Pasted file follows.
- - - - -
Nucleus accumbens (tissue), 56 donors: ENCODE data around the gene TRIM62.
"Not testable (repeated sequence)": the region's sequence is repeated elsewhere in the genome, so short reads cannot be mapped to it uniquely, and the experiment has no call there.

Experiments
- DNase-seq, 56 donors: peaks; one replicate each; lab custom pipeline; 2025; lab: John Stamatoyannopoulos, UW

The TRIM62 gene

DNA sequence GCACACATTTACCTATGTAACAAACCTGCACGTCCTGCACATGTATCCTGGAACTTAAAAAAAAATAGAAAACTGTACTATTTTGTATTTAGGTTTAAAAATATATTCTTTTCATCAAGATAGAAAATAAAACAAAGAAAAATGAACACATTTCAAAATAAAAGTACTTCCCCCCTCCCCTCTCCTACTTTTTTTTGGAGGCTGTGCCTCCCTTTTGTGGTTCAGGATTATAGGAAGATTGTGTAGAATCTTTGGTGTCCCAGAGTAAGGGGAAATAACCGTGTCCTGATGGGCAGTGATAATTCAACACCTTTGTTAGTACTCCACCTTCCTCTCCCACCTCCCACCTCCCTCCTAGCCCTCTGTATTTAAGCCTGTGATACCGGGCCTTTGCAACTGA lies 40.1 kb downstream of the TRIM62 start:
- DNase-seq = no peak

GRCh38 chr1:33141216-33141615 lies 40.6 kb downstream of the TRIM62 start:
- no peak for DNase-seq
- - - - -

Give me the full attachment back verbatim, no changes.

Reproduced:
Nucleus accumbens (tissue), 56 donors: ENCODE data around the gene TRIM62.
"Not testable (repeated sequence)": the region's sequence is repeated elsewhere in the genome, so short reads cannot be mapped to it uniquely, and the experiment has no call there.

Experiments
- DNase-seq, 56 donors: peaks; one replicate each; lab custom pipeline; 2025; lab: John Stamatoyannopoulos, UW

The TRIM62 gene

DNA sequence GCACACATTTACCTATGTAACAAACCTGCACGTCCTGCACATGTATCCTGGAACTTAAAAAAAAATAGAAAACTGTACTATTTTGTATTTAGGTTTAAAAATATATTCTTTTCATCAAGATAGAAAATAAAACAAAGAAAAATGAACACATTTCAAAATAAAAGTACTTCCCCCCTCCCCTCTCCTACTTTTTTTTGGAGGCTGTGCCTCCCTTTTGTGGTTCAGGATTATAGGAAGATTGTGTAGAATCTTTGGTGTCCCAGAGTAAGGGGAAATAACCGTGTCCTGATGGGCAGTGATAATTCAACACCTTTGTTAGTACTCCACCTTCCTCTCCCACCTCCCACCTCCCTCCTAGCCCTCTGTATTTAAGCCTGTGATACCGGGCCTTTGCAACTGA lies 40.1 kb downstream of the TRIM62 start:
- DNase-seq = no peak

GRCh38 chr1:33141216-33141615 lies 40.6 kb downstream of the TRIM62 start:
- no peak for DNase-seq